In this analysis the trigger particle $ p_T $ range is $ 3<p_T^{\rm{trig}}<10\;{\rm{GeV}}/c$. We choose the windows $ -1<\eta< -0.5 $ or $ 0.5<\eta<1 $ for $ P_x $ calculation. Figure 2 shows example $ P_x|_{0.5}^{1} $ distributions for peripheral and central Au+Au collisions. Their difference comes mainly from event multiplicities. For each centrality, we select the 10% of the events with the highest $ -P_x $ to enhance the probability that the away-side jet population is contained in this $ \eta $ region. There is a large statistical fluctuation effect in $ P_x $, especially in central collisions. The $ P_x $ selection may also be affected by low-$ p_T $ minijets. These effects do not strictly give a symmetric distribution [44]. Nevertheless, we show the reflected data as the open circles in Fig. 2(b) to give an order of magnitude estimate of those effects.

      Figure 2.  Distributions of the recoil momentum within $ 0.5<\eta<1 $ ($ P_x|_{0.5}^{1} $) from high-$ p_T $ trigger particles of $ 3<p_T^{\rm{trig}}<10\;{\rm{GeV}}/c$ in (a) 50-80% peripheral and (b) 0-10% central collisions. The shaded areas indicate a selection of 10% of events to enhance the away-side jet population inside acceptance. Events from $ |z_{vtx}|<2 $ cm are used; other $ z_{vtx} $ events and $ P_x|_{-1}^{-0.5} $ are similar. The right side of the $ P_x $ distribution is reflected to the left of the maximum as the open circles.

      In the selected events, we analyze dihadron correlations of associated particles, with respect to trigger particles, in two $ \eta $ regions symmetric about midrapidity, one close ("close-region") to and the other far ("far-region") from the $ \eta $ window for $ P_x $. See the sketch in Fig. 1. The dihadron correlation in $ \Delta\phi = \phi_{\rm{assoc}}-\phi_{\rm{trig}} $, between the associated and trigger particle azimuthal angles, is given by

      $ \frac{dN}{d\Delta\phi} = \frac{1}{N_{\rm{trig}}}\cdot\frac{S(\Delta\phi)}{B(\Delta\phi)/B_0}\;, $

      (2)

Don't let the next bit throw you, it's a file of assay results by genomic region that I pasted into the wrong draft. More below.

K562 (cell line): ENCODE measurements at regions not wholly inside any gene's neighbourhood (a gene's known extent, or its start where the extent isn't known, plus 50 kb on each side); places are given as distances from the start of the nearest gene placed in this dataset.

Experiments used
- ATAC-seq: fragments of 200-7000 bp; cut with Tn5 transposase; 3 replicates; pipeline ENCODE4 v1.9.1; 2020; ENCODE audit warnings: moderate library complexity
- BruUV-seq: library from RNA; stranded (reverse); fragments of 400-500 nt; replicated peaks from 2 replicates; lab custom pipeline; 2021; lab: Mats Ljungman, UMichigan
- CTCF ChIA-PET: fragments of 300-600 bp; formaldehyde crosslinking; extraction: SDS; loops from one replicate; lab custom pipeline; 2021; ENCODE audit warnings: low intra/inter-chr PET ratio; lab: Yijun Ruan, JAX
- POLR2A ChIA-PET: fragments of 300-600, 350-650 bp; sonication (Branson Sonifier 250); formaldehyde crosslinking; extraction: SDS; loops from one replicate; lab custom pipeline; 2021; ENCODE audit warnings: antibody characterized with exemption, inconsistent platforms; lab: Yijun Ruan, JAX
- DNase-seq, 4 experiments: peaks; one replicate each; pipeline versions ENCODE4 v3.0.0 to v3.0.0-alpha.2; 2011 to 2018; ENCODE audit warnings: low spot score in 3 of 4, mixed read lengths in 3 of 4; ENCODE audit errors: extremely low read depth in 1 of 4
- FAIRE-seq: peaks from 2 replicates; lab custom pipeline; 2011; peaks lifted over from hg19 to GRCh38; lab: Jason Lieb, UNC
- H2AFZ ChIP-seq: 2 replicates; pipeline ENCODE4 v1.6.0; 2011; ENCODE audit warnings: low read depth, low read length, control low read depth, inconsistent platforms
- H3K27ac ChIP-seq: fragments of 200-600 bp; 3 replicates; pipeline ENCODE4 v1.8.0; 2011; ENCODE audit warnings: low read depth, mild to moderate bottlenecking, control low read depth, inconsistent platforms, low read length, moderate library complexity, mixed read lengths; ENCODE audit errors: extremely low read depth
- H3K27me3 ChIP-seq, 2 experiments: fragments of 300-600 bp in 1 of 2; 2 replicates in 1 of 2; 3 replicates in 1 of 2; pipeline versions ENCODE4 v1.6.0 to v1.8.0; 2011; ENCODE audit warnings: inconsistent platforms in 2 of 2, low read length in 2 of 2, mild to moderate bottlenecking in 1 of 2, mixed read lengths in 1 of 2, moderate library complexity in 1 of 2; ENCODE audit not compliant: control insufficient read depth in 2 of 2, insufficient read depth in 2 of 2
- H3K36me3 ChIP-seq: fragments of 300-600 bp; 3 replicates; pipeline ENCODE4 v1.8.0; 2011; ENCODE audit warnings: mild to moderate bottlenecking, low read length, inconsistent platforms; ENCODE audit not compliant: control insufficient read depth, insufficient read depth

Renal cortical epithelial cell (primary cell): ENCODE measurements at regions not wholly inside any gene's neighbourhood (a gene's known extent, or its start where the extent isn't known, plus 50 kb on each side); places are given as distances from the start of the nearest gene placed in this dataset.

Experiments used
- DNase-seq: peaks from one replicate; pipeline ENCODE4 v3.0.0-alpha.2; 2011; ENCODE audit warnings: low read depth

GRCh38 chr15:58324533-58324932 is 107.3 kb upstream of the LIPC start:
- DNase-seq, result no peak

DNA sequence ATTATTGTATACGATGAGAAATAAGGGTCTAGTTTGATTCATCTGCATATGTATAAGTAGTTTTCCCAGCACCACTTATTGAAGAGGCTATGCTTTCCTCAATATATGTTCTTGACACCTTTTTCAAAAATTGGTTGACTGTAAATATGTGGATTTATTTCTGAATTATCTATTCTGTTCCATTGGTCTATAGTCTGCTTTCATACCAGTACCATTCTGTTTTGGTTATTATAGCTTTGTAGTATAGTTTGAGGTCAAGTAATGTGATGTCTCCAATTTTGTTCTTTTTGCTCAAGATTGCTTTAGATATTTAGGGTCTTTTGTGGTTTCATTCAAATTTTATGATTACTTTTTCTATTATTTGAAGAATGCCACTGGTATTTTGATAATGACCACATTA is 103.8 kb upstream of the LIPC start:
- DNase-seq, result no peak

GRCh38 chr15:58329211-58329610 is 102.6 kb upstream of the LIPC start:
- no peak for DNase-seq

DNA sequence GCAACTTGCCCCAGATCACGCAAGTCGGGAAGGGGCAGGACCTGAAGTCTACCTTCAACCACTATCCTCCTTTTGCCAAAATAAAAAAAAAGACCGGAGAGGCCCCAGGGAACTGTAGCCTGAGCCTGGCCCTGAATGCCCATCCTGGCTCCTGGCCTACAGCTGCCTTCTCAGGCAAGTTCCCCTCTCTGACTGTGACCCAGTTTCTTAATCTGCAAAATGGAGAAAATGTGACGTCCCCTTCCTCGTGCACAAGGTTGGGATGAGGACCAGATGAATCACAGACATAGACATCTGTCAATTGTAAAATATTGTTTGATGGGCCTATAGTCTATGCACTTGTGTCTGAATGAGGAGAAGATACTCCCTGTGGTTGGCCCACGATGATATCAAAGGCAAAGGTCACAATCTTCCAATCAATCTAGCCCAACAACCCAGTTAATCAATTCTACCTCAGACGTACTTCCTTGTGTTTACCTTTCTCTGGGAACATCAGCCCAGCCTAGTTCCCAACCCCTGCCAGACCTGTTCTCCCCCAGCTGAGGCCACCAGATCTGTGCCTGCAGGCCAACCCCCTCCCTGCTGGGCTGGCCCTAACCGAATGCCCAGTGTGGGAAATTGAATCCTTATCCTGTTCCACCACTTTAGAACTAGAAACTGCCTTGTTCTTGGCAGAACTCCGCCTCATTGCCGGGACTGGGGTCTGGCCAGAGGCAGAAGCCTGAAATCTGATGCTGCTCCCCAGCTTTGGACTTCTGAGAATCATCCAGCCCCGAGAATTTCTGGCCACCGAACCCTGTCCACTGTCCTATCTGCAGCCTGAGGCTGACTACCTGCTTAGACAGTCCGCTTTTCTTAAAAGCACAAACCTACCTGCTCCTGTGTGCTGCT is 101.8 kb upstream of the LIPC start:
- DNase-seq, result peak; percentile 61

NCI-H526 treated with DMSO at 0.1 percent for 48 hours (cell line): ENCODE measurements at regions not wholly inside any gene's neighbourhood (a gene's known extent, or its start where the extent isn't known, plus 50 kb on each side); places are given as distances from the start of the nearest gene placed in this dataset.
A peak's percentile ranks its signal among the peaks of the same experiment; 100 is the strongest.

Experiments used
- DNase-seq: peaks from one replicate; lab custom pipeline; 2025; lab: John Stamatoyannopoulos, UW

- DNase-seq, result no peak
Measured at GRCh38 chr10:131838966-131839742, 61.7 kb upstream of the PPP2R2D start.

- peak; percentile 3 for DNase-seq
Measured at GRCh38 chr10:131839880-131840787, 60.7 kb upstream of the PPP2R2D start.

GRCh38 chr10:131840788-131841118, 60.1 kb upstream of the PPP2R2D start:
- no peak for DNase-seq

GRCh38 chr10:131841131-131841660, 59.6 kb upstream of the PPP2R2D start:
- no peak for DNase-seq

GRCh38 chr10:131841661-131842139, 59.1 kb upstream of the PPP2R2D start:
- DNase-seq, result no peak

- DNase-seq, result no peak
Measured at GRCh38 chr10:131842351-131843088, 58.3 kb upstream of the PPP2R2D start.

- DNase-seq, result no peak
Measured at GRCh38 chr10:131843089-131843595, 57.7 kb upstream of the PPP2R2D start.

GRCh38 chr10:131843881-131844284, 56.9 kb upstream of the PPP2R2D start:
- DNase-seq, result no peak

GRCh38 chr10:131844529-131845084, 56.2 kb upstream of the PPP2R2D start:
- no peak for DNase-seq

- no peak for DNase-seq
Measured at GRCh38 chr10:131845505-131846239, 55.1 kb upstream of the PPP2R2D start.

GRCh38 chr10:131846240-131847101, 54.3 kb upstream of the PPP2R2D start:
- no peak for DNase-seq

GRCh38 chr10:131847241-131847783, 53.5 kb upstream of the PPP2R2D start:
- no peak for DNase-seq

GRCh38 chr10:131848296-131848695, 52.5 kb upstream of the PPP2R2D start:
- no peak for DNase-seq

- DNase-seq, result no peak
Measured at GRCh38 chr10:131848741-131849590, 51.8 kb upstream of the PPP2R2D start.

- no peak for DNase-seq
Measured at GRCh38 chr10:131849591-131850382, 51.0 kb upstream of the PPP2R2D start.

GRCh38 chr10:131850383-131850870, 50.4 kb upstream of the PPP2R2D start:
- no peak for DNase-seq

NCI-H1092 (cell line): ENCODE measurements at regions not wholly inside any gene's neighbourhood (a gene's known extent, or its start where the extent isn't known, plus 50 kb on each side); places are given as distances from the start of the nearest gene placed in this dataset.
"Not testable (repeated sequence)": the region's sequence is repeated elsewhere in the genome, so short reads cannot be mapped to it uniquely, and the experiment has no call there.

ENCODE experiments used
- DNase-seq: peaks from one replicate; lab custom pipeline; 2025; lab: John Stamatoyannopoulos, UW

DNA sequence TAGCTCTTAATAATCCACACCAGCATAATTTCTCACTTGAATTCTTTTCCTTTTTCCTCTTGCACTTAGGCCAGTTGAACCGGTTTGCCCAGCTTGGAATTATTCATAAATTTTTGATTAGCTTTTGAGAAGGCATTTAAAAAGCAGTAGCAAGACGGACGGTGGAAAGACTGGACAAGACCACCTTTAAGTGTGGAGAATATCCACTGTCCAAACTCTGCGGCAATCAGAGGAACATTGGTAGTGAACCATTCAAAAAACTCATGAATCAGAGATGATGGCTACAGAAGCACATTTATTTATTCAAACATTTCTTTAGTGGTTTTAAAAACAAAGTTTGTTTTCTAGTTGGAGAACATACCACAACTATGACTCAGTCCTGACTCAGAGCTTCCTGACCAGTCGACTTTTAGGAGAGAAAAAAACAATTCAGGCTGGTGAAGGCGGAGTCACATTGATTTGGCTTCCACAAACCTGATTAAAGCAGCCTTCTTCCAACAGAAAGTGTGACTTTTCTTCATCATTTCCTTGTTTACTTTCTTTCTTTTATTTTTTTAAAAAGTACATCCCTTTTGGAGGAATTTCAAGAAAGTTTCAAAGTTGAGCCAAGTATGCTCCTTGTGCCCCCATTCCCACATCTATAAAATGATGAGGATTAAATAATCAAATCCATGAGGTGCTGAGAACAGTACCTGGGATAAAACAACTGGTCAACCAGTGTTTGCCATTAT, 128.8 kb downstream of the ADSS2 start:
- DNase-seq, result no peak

where

      $ S(\Delta\phi) = \int_{-1}^{+1}d\eta_{\rm{trig}}\int_{\rm{region}}d\eta_{\rm{assoc}}\frac{d^3N}{d\eta_{\rm{trig}} d\eta_{\rm{assoc}} d\Delta\phi}\cdot\frac{1}{\epsilon} $

      (3)

      and $ B(\Delta\phi) $ is its counterpart from mixed events. The correlations are normalized by the number of trigger particles, $ N_{\rm{trig}} $. In Eq. (3), "region" stands for close-region or far-region. All the trigger particles with $ |\eta_{\rm{trig}}|<1 $ are integrated. The single-particle relative acceptance×efficiency ($ \epsilon $) correction is applied for associated particles. Like in $ P_x $, the absolute efficiency correction is not applied in the correlation measurements because this analysis deals with only the correlation shape, not the absolute amplitude. The mixed-events are formed by pairing the trigger particles in each event with the associated particles from 10 different random events in the same centrality and $ z_{vtx} $ bin. The mixed-event background $ B(\Delta\phi) $ is normalized to unity (via the constant $ B_0 $) to correct for residual two-particle acceptance after single particle efficiency correction.

      The away-side jet contributes more to the close region than to the far region due to the larger $ \Delta\eta $ gap of the latter (see the sketch in Fig. 1). The anisotropic flow contributions, on the other hand, are on average equal in these two regions that are symmetric about midrapidity. The difference in the close- and far-region correlations, therefore, arises only from jetlike correlations. For $ P_x|_{-1}^{-0.5} $, the close-region is $ -0.5<\eta<0 $ and the far-region is $ 0<\eta<0.5 $; for $ P_x|_{0.5}^{1} $, they are swapped. The results from these two sets are consistent, and thus combined. We exclude events where both $ P_x|_{-1}^{-0.5} $ and $ P_x|_{0.5}^{1} $ satisfy the respective 10% $ P_x $ cut, because the combined signal would be strictly zero but with a propagated nonzero statistical error.

      PYTHIA simulations [44] indicate that jet fragmentations are approximately factorized in $ \eta $ and $ \phi $. The $ \Delta\phi $ correlations at different $ \Delta\eta $ have approximately the same shape, only differing in magnitude. Thus, the difference between close- and far-region correlations measures the away-side correlation shape. We quantify the shape by Gaussian width $ \sigma $ determined from a fit.